Bob Dylan Sells Entire Songwriting Catalog to Universal

LONDON, ENGLAND - JULY 12: Bob Dylan performs as part of a double bill with Neil Young at Hyde Park on July 12, 2019 in London, England. (Photo by Dave J Hogan/Getty Images for ABA)

In a blockbuster deal, Bob Dylan has sold the publishing rights to his entire back catalog, which goes back to 1962, to Universal Music Group. The New York Times reports that the deal was for a whopping $300 million.

In the deal, UMG acquired over 600 of Dylan’s songs, which the legendary singer-songwriter controlled the copyrights to. It includes all of his songs through this year’s Rough and Rowdy WaysOf course, UMG gets all Dylan’s big early hits as well: “Blowin’ in the Wind,” “Tangled Up In Blue,” “Mr. Tambourine Man,” “Lay Lady Lay,” “The Times They Are a-Changin'” and like a Rolling Stone.”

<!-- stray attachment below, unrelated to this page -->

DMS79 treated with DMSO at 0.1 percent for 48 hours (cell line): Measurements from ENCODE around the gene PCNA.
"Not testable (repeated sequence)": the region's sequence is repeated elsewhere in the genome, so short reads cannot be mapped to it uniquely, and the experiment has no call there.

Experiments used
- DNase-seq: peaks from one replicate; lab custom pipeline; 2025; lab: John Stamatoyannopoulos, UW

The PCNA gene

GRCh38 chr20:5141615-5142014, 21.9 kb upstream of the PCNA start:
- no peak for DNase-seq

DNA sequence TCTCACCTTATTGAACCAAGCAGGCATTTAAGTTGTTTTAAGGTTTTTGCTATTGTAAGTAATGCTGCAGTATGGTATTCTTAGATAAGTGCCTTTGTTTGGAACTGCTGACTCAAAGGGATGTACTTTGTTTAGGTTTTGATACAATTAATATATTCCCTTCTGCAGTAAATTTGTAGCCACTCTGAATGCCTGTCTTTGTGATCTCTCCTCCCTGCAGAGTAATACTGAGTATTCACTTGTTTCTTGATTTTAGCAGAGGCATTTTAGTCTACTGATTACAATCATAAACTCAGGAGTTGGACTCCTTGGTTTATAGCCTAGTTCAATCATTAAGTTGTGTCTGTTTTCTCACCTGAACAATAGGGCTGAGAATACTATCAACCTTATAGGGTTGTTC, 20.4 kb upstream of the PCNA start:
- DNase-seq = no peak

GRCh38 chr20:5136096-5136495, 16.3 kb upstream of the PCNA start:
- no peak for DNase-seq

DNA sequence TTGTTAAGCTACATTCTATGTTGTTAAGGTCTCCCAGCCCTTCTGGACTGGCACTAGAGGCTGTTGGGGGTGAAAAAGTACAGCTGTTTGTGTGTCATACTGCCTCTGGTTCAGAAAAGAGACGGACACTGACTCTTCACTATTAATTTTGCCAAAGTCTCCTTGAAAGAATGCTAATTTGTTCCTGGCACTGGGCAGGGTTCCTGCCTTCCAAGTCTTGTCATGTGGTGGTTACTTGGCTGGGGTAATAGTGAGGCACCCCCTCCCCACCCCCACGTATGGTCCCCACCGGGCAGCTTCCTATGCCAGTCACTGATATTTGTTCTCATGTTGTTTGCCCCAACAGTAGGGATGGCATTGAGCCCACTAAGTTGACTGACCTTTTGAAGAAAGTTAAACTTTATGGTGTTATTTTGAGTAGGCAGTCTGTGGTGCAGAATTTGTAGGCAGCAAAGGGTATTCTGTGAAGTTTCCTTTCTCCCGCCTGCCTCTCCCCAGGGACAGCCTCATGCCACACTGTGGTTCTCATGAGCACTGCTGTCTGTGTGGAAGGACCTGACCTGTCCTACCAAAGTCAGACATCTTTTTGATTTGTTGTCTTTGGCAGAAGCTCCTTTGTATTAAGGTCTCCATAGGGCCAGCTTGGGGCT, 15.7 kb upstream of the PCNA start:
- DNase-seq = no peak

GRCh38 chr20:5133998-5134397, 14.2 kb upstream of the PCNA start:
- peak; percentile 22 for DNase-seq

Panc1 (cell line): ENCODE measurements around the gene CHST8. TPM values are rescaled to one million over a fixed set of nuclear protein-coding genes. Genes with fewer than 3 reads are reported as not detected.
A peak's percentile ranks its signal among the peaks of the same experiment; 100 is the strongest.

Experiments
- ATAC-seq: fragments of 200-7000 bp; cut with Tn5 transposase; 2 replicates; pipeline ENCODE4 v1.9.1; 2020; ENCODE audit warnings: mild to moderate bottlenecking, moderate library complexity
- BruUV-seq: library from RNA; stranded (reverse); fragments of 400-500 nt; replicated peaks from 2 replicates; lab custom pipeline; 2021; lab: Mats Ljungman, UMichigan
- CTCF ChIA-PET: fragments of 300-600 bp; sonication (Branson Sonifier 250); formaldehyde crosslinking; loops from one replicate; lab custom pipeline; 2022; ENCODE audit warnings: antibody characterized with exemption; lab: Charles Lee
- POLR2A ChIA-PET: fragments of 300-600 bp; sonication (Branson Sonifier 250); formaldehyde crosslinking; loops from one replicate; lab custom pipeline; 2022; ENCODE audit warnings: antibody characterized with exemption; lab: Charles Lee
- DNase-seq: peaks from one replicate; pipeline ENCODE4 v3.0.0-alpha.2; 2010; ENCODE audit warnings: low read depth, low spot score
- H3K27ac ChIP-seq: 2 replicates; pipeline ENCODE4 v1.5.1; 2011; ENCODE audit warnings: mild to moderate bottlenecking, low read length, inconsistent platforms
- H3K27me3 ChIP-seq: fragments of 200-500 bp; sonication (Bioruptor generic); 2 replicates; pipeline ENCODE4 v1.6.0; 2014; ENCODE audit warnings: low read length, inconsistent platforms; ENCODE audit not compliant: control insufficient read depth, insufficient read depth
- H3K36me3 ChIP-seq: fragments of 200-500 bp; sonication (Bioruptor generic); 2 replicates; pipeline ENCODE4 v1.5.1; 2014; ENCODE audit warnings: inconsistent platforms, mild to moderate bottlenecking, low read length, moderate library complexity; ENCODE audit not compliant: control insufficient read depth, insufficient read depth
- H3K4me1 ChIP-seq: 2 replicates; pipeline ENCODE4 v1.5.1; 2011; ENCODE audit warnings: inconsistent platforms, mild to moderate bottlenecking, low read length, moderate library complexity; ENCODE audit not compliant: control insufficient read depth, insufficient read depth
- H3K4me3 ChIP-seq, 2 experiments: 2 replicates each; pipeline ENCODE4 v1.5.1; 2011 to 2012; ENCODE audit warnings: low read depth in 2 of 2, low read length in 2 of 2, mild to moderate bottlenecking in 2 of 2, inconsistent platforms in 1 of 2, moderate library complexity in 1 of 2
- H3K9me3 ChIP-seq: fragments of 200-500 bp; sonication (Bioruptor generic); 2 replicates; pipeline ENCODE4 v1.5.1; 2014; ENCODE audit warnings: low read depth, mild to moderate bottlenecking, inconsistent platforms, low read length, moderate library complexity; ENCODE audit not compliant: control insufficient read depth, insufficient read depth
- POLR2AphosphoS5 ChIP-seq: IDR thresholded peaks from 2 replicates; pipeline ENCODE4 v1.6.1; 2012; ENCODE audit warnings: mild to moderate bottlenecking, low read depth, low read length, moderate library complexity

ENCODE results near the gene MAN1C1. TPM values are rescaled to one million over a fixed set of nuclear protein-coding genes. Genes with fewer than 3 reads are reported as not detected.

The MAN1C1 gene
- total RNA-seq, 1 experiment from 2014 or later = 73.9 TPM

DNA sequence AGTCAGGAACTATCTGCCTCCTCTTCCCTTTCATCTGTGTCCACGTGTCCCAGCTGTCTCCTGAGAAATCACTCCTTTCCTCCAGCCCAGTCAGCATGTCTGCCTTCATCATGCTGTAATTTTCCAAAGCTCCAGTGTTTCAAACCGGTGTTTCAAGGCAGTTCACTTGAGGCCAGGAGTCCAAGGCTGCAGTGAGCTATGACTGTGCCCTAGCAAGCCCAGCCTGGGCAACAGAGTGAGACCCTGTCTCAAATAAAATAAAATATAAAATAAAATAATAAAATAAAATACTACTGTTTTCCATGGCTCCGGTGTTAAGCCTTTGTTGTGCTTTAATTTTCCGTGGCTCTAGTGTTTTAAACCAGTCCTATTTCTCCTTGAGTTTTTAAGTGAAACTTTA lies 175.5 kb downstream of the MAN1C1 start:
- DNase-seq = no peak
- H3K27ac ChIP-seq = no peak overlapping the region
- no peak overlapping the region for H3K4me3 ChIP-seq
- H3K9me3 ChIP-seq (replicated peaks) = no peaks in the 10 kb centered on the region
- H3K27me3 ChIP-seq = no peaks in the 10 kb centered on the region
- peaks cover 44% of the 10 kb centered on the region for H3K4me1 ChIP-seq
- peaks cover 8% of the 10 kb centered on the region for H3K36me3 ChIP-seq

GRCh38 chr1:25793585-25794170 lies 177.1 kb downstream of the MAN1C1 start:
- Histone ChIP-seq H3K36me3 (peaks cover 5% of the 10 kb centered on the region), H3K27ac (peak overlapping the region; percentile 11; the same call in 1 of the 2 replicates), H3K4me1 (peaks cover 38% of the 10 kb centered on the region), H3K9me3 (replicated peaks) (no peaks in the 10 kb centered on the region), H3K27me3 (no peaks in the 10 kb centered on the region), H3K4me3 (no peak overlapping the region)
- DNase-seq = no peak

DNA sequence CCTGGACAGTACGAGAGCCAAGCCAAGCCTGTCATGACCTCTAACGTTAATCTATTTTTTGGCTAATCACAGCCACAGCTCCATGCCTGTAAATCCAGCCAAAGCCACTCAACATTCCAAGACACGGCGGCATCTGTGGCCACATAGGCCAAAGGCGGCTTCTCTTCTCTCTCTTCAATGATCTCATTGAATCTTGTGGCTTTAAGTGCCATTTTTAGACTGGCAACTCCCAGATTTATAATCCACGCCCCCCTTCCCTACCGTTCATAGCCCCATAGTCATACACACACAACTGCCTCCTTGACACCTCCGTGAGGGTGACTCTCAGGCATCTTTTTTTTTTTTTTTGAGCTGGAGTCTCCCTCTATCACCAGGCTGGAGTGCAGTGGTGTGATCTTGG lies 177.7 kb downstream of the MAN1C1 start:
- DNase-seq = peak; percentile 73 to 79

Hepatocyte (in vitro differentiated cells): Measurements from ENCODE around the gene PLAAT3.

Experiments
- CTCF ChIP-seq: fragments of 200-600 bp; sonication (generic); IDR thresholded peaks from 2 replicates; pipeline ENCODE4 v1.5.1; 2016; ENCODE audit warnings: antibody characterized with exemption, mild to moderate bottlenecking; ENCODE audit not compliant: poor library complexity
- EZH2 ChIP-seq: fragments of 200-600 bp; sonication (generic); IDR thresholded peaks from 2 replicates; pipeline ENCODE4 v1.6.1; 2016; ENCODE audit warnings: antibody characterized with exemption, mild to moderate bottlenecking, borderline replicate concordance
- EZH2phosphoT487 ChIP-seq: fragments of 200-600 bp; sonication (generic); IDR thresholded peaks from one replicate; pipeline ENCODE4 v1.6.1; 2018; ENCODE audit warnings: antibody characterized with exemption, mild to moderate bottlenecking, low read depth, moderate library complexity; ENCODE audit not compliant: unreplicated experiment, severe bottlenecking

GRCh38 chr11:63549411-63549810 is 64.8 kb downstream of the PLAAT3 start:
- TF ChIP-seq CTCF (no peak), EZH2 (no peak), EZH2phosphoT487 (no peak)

“It’s no secret that the art of songwriting is the fundamental key to all great music, nor is it a secret that Bob is one of the very greatest practitioners of that art,” Lucian Grainge, chief executive of the Universal Music Group, said in a statement announcing the deal.

“To represent the body of work of one of the greatest songwriters of all time — whose cultural importance can’t be overstated — is both a privilege and a responsibility,” Jody Gerson, the chief executive of Universal’s publishing division, added in a statement.

Unlike other artists’ catalogs, Dylan wrote the songs’ lyrics himself and melodies himself, which means the song rights weren’t split among other writers and makes the catalog so valuable. Universal will also collect royalties whenever another artist covers any Dylan song moving forward as well. The deal, however, wasn’t for any songs that Dylan writes in the future.

According to the Times, Dylan had no comment on the deal.

It’s been a busy 2020 for the icon: Dylan signed on to produce a film adaptation of the baseball novel Calico Joe, which will be directed by George Clooney. He also re-started his SiriusXM Theme Time Radio Hour, which had been dormant for 11 years.

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